I wish I had understood my own beauty when I was 23. I mean really understood it.
I would certainly have appreciated it more. I would have been a lot kinder to myself and my body. I wish I could have stood in front of a mirror, looked at myself and said ‘You are beautiful’ and actually meant it.
Instead I was obsessed with my skin, spent hours torturing my hair and burnt myself to a crisp trying to get a tan.
Instead of appreciating my beauty, I was incredibly insecure about my looks.
When I looked at myself all I saw were flaws and what I thought I was lacking. Being skinny and flat chested didn’t help much either since I was teased for both. Contrary to popular belief, being thin is not the be all and end all. Despite the fact that I have never had an eating disorder people often talked as if I did. Some people were downright insulting.
Now that I have done a lot of growing up, thankfully I have grown into my own skin.
Here are my personal tips on knowing and truly appreciating your own beauty.
Don’t compare yourself to celebrities or models
When I was younger I bought a lot of modelling magazines. It was the 80’s so think the likes of Cindy Crawford, Claudia Schiffer and Linda Evangalista. These magazines were filled with gorgeous, beautiful women.
A friend asked me one day if I found them depressing. Oddly enough I didn’t. I understood that what you see in photos is not how people actually look.
One of my favorite parts of the magazine was the center spread where they would have dozens of magazine covers of one particular model. I found it fascinating. The covers were taken from all over the world and were often incredibly artistic. What I loved about this section was how they could make the model look like a different person in each cover. The makeup, clothes, lighting, exotic locations, not to mention airbrushing did the job (and this was before excessive Photoshop was used).
Now Photoshop is used on an epic scale. They can remove anything they view as an imperfection (or a whole limb if you like, I have seen plenty of Photoshop fails) and make your skin look flawless, to the point where it looks more like plastic than actual skin. No lines, no skin folds. Nothing. Want a longer neck, higher cheekbones, wider face, smaller waist, bigger breasts – no problem
The other thing to remember with any celebrity is that they are selling a brand. It’s their job to look a certain way and they often have personal trainers, nutritionists, make up people, marketing types and a tribe of others to present them to the world looking a certain way. Add retouching to the mix and what you see is definitely NOT what you get.
That’s why the celebrities without makeup stories are so popular, the media like to make celebrities and famous people look more human. News flash – they are human, just like you and me with different jobs. (I was going to write better jobs but I’m not fully convinced on that one).
We don’t just compare ourselves to celebrities. We compare ourselves to the person standing next to us.
I hate to admit this but I used to have bouts of jealously towards my beautiful female friends. Why couldn’t I look more like them I would think to myself? I cringe at the very thought of that now. This sort of negative thinking ravages your confidence not to mention wreaking havoc on your relationships.
Of course the crazy part of the story is that my beautiful friends were often crippled with their own insecurities about their looks. Like me, they rarely saw their own beauty.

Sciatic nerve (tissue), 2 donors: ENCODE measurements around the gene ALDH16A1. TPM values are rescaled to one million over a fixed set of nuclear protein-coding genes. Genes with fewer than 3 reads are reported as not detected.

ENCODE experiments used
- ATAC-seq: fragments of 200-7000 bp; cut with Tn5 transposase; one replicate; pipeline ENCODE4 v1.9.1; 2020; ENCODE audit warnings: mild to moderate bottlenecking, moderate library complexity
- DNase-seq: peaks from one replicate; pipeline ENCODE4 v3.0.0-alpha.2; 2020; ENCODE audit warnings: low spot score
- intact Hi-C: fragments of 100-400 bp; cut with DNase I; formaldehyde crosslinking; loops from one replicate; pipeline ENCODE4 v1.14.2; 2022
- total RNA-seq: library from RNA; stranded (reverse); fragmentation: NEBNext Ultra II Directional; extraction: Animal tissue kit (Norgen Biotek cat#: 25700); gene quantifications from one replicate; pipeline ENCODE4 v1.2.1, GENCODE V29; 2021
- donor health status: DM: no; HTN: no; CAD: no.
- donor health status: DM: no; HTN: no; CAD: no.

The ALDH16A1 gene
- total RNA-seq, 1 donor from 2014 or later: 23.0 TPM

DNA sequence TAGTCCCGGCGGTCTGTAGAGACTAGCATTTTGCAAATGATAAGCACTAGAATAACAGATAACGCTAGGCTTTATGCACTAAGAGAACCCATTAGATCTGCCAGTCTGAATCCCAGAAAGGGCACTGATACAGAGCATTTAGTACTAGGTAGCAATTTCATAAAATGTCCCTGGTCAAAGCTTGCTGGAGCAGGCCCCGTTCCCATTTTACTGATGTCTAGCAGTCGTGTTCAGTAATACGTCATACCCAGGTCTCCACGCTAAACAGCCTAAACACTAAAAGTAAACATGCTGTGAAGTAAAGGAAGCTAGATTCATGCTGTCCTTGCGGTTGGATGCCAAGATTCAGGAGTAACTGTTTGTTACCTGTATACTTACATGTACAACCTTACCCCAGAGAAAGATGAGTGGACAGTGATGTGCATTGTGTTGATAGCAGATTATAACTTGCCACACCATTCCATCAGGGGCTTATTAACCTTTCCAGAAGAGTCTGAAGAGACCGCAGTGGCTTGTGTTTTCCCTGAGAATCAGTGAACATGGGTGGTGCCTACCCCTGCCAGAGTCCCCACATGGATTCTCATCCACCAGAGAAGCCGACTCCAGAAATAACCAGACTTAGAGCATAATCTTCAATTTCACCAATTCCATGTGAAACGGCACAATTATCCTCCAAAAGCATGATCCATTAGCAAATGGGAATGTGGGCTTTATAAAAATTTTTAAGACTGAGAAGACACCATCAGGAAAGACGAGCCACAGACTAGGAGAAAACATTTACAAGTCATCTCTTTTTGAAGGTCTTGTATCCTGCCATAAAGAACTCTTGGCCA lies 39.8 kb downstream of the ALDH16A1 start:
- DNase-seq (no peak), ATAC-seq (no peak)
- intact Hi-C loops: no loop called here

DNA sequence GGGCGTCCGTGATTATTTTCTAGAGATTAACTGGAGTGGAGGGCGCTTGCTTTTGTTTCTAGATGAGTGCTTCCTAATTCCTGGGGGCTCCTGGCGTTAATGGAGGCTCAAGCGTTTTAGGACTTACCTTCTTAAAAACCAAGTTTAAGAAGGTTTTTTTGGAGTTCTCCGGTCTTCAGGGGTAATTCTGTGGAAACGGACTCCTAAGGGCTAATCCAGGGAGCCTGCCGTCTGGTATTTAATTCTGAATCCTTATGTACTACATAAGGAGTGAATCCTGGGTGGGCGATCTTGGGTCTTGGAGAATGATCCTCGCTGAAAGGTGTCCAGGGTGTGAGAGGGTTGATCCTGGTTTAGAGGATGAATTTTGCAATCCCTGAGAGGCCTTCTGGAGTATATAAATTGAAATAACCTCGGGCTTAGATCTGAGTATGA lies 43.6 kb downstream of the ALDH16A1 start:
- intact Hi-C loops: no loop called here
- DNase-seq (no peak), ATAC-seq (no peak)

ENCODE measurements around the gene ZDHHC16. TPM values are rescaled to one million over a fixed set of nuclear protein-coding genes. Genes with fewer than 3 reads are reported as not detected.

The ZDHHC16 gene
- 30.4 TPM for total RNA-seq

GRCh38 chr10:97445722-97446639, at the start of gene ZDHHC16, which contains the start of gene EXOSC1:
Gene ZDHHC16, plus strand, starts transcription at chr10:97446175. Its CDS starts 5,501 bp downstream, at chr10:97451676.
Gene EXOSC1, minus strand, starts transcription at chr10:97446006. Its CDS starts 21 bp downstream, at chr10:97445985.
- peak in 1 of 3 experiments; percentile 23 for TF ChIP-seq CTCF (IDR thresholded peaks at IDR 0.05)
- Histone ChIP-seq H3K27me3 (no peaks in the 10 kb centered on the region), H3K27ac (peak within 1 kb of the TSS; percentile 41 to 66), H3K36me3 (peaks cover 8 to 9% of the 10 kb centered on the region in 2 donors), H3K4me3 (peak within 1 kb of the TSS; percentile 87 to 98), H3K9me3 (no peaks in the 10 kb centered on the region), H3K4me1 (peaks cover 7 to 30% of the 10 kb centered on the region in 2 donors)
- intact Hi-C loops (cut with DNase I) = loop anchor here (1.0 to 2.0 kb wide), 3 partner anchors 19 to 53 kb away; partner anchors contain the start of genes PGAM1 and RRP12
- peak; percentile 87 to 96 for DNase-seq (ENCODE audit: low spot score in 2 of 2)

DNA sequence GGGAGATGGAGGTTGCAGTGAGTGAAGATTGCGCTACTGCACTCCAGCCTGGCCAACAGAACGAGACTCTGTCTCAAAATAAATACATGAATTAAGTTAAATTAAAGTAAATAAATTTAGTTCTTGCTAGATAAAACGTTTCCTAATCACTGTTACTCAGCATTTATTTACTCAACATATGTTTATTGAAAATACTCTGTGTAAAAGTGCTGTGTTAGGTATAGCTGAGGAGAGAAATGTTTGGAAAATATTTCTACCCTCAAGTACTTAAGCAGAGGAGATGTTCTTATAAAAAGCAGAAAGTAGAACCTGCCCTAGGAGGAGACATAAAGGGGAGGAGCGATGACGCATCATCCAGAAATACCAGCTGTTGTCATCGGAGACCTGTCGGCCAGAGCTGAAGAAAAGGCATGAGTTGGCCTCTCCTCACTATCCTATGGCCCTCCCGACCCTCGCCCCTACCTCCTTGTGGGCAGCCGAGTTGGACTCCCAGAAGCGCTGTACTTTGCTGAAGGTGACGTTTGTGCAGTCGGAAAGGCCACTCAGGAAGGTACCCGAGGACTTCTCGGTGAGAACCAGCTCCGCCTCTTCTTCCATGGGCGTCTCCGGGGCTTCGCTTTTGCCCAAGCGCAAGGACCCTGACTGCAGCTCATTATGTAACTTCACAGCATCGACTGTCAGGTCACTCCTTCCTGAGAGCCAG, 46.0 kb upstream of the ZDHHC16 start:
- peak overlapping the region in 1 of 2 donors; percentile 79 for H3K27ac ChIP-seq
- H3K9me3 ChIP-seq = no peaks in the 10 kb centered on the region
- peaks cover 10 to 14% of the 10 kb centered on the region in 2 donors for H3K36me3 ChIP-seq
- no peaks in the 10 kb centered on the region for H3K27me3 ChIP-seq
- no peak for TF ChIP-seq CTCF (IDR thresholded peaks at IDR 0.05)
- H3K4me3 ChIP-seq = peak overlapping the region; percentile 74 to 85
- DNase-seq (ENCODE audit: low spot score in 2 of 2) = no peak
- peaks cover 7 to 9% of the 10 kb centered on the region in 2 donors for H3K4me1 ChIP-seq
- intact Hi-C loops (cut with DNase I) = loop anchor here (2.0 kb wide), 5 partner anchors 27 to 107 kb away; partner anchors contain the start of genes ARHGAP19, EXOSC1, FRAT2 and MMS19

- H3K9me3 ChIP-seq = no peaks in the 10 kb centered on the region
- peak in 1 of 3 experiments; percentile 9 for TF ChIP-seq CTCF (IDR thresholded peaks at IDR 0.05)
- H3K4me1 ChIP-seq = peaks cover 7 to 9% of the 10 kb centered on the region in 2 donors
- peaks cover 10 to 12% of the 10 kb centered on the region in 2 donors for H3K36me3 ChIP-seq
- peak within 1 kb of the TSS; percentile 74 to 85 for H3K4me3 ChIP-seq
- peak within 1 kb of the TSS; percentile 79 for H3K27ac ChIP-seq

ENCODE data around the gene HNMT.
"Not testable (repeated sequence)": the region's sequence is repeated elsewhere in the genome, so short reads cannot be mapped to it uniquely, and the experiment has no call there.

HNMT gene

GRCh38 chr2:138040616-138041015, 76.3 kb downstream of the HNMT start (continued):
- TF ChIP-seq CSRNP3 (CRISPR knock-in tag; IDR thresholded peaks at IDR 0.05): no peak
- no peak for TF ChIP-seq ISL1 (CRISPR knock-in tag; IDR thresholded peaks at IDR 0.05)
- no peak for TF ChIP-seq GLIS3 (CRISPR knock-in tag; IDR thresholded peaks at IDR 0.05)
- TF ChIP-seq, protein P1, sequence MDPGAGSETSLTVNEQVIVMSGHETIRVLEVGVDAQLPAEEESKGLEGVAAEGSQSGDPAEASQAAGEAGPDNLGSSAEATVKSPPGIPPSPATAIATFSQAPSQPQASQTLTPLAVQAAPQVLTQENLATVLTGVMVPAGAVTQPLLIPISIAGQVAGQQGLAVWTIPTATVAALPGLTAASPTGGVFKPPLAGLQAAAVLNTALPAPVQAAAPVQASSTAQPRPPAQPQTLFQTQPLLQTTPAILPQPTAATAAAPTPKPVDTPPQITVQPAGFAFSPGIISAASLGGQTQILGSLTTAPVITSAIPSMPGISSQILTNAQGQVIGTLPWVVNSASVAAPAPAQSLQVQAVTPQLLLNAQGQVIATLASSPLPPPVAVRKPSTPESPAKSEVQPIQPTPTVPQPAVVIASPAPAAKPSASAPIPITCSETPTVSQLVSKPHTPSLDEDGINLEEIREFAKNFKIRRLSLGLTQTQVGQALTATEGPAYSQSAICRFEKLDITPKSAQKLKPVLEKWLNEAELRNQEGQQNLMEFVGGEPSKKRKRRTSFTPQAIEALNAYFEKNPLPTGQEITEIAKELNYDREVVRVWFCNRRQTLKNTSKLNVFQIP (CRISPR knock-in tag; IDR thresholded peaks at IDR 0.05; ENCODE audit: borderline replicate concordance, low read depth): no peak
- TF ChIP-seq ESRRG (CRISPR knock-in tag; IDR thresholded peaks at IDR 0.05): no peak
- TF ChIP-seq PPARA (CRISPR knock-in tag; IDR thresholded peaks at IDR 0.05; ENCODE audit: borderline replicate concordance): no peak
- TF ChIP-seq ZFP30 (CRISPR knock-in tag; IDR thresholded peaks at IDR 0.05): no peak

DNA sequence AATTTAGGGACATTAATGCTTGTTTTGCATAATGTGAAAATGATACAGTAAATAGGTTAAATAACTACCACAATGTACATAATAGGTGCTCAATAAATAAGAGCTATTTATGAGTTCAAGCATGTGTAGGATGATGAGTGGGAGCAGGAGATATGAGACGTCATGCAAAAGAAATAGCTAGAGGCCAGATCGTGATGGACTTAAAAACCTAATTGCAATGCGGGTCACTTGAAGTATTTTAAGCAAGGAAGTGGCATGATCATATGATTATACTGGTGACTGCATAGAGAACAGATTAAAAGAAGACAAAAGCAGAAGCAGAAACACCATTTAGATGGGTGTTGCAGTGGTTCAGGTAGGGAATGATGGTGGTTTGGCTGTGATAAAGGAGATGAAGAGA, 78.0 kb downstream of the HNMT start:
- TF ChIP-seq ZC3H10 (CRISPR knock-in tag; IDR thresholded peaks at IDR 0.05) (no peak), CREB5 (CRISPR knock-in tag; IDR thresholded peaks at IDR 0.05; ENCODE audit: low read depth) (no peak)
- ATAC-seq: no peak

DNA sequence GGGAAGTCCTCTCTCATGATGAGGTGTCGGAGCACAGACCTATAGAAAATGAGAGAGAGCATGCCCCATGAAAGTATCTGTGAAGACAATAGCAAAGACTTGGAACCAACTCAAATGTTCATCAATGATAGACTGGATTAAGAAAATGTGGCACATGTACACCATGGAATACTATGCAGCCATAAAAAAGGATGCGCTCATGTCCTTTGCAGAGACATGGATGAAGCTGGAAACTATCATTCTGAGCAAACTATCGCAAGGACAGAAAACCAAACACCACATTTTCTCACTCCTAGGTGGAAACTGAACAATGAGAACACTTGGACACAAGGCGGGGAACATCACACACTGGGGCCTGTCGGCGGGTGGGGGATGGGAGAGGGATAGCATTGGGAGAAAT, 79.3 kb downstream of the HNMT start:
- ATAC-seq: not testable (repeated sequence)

Embrace your uniqueness
I talk a lot about embracing your uniqueness on this blog. You will see these words scattered throughout a bunch of other posts.
Why do I mention this so much? It’s because I am passionate about people realizing their true potential and knowing how incredible they really are. People don’t need to look like carbon copies of each other (how boring would that be?) and we don’t all need to fit into a certain mold.
Our uniqueness right down to the way we look makes us extraordinary – why would we want to throw that away to look like someone else or fit into a crappy stereotype?
The shape of your eyes, the lump on your nose, your smile, the way you walk are all unique to you. Understand just how special and beautiful that is.
Stop the battle with the mirror
When I was younger I had one of those round makeup mirrors with two mirrors and a light. One side was a normal mirror, the other side magnified (which I now realize was an illuminated torture device for an insecure girl with bad skin). Not recommended.
Insecurity can make us look in the mirror too much. We scrutinize ourselves to the point of self-loathing.
I need to be blunt here. Stop scrutinizing yourself in the mirror. Stop picking out your flaws. Stop getting upset over every mark or blemish.
How is picking yourself to bits going to make you feel good about yourself? How is scrutinizing yourself going to make you happy?
It won’t – it will make you miserable. There are a million other fun and amazing things you could be doing instead. Scrutinizing yourself is like any bad habit – you can stop and your first step is awareness and a willingness to change.
I see young girls on the bus constantly checking their makeup and making sure every hair stays in place. To be honest I was exactly the same at their age. You might spend an hour blow drying your hair only to step out of the car and be caught by a gust of wind. It’s not the end of the world. It’s just hair out of place and you still look beautiful.
Originally this was going to be one post but once I started writing I realized this is a mammoth topic, so I have broken this piece down into three parts. You can expect part 2 and 3 on Friday and Saturday respectively.
See you on Friday for more Know Your Own Beauty.
In the meantime you can catch up with the other posts in the Know Yourself series.
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